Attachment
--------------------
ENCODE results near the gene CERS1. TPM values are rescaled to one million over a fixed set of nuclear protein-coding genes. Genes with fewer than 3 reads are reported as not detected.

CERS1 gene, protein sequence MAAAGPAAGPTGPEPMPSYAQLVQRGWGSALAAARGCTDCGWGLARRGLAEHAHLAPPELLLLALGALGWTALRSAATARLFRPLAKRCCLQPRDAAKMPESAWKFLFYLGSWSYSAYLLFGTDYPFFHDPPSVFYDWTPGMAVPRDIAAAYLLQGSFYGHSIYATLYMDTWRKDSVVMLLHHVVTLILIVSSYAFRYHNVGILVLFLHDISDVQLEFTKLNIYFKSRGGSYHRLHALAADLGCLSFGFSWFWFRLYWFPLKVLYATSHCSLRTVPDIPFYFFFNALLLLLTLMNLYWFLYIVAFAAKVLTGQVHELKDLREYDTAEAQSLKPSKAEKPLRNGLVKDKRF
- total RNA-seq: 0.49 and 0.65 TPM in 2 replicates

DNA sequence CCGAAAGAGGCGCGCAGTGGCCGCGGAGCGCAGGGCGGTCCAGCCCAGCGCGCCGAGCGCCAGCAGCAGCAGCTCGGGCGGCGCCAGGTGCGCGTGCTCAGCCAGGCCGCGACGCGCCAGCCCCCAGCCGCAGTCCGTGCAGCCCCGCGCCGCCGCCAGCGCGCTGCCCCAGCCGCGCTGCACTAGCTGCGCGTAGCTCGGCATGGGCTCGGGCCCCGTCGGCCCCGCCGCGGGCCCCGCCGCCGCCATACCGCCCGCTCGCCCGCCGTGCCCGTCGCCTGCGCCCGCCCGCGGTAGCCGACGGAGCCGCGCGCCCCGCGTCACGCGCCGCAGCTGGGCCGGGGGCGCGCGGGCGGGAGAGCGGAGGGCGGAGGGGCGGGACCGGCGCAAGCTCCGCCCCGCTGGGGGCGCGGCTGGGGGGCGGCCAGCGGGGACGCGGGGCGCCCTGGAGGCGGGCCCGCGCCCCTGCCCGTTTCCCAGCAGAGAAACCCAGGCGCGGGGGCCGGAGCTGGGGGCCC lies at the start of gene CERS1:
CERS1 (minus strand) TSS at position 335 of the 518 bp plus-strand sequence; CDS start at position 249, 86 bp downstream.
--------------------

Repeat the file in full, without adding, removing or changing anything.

ENCODE results near the gene CERS1. TPM values are rescaled to one million over a fixed set of nuclear protein-coding genes. Genes with fewer than 3 reads are reported as not detected.

CERS1 gene, protein sequence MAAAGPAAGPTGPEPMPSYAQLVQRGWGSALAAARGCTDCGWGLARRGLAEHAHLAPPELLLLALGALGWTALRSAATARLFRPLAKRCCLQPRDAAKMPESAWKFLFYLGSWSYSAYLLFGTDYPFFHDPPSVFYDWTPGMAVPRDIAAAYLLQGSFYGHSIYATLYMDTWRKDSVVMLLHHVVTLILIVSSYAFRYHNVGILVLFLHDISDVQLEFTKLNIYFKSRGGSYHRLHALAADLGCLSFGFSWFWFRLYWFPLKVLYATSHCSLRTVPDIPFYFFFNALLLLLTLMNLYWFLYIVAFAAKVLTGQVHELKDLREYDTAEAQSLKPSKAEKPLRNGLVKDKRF
- total RNA-seq: 0.49 and 0.65 TPM in 2 replicates

DNA sequence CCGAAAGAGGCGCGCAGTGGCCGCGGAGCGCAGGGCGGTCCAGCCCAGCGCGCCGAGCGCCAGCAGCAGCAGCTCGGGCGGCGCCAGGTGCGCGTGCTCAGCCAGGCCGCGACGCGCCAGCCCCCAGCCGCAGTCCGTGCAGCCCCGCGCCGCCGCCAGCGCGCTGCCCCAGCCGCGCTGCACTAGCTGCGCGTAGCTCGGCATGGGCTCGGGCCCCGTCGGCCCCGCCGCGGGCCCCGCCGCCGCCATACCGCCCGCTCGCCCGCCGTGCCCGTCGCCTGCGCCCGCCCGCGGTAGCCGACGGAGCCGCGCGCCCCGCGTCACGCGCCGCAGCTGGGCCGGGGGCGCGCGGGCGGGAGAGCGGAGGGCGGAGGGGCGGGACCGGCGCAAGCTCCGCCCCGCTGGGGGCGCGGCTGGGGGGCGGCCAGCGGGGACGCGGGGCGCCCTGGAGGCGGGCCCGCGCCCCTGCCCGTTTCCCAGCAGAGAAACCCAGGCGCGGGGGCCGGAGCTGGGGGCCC lies at the start of gene CERS1:
CERS1 (minus strand) TSS at position 335 of the 518 bp plus-strand sequence; CDS start at position 249, 86 bp downstream.